New Orleans hotel transactions exceeded pre-Katrina levels in 2009, 2010, and 2011. Rooms sold in 2011 grew above 1,000 for the first time in three years—doubling the number of rooms sold in 2010—and the average price per room, at $101,380, hit its highest point since 2005. Current supply in the market stands at approximately 37,000 rooms, some 1,700 rooms shy of the pre-Katrina peak in supply.
Renovations and hotel re-openings include the Sheraton, Marriott, Hilton Riverside, Ritz-Carlton, InterContinental, and Loews. The Hyatt Regency, closed since Katrina, reopened last October following a $275-million renovation that overhauled its 1193 rooms and added a 50,000-square-foot exhibition hall for in-house conventions; the hotel sits squarely in the city’s Sports & Entertainment District, which includes the Superdome and the $13.5-million Champions Square.
Several new boutique hotels have also entered the market. The 166-room Saint Hotel opened in December of 2011 on Canal Street, the result of a $39-million renovation of the former Audubon Building. The Hotel Modern opened the same month, following a renovation of the former Hotel Le Cirque at an estimated $50,000 per room.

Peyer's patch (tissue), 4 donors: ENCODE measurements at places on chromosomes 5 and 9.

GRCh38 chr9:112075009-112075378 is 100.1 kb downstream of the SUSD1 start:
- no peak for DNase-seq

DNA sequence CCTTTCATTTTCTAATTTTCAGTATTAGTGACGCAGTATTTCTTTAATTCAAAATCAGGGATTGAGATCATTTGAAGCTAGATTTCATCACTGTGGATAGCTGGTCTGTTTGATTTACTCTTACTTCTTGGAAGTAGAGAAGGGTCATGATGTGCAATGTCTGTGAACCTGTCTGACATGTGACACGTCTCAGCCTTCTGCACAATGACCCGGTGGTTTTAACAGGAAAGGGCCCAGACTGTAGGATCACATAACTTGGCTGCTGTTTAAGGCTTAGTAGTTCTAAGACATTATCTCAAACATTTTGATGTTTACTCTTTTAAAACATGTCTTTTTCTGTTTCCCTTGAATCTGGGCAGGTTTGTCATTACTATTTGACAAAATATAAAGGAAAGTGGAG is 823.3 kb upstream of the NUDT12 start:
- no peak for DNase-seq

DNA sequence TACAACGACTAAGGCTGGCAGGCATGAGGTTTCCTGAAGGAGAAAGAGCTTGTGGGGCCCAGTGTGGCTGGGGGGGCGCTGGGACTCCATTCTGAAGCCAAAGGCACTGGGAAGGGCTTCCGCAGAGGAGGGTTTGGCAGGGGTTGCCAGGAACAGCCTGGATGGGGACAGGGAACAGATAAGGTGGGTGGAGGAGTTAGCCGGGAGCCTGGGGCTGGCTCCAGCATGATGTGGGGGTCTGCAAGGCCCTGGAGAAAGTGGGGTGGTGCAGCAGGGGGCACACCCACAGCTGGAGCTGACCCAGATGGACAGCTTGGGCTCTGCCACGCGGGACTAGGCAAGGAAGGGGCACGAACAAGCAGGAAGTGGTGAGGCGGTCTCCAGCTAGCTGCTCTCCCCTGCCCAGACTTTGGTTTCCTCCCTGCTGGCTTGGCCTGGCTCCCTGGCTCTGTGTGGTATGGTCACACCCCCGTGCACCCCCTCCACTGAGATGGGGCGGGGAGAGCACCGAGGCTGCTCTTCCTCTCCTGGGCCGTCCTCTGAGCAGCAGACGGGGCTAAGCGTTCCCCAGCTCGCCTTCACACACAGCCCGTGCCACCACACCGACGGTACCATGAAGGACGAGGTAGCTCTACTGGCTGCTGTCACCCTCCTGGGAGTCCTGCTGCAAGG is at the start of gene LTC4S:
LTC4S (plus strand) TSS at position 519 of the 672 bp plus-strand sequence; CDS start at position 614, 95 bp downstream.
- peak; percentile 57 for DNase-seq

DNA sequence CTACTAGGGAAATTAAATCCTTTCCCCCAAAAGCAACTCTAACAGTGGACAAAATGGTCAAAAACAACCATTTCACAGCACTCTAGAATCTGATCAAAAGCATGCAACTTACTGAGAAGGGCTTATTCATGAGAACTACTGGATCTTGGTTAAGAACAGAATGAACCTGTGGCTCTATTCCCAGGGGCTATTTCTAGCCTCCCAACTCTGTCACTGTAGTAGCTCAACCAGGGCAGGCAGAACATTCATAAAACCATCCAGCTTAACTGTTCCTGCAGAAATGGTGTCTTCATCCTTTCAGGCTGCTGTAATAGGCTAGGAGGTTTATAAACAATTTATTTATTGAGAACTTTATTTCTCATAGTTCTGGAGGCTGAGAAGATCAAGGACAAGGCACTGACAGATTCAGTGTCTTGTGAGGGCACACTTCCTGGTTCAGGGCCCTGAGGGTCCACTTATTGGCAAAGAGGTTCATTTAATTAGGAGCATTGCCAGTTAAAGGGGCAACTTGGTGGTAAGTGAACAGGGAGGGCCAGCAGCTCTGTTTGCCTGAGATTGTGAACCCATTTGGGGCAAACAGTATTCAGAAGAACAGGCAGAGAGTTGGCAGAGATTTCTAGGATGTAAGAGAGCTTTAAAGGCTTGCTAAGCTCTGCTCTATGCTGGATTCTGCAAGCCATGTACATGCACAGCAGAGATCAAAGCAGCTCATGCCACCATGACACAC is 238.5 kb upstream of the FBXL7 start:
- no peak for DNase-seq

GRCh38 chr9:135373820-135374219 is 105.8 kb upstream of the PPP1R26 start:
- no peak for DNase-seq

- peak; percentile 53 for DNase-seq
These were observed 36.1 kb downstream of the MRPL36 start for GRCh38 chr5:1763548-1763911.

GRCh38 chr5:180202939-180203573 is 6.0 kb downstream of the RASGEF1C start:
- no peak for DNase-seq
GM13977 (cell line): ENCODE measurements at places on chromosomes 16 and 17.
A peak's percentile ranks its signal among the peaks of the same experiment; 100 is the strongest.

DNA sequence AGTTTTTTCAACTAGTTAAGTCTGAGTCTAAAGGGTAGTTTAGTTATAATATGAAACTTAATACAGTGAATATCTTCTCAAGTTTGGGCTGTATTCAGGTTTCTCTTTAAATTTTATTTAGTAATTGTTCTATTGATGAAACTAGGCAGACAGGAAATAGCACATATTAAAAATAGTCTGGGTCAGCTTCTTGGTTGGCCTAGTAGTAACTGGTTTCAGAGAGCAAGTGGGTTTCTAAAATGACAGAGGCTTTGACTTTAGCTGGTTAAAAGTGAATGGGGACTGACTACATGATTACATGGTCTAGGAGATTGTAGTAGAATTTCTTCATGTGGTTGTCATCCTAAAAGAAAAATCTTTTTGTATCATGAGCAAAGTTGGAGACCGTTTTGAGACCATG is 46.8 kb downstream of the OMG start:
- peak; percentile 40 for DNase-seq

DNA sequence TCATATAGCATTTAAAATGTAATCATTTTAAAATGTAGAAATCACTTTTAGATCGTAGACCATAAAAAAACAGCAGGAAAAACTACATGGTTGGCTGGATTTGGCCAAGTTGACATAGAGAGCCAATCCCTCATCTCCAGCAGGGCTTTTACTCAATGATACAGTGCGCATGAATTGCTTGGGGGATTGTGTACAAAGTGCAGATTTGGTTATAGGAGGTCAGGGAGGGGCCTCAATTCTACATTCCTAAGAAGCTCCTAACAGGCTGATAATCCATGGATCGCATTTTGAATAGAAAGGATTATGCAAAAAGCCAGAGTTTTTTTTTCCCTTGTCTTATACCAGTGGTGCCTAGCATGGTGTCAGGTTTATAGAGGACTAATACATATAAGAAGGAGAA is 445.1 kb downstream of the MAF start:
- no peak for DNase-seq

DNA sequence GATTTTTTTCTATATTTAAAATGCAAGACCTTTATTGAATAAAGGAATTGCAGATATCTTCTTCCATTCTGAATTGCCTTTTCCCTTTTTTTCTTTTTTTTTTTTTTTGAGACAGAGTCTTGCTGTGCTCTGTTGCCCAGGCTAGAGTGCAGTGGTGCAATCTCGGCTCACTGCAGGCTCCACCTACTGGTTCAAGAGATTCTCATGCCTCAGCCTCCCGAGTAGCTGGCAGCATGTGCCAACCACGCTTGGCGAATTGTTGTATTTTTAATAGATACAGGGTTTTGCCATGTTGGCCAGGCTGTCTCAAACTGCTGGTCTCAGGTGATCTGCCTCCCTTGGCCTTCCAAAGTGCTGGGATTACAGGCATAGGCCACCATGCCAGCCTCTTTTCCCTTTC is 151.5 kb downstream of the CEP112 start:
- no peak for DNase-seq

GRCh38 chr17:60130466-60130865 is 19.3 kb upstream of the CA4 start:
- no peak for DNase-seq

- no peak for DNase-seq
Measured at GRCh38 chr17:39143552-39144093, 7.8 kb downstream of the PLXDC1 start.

The HVS 2011 U.S. Hotel Valuation Index forecasts significant growth in New Orleans’ hotel values through 2015, which would be a welcome change from the wavering real estate values since Katrina hit in 2005. Funds from the private and public sectors have been hard at work bringing the city’s economy and hotel industry back from the brink over the past six years, and recent employment, visitation, occupancy, and average rate statistics bear signs that this work has not been in vain. Given a hoist from the recovering national economy, hopes are high that New Orleans’ commercial, tourism, convention, and hotel segments will remain on the ascent.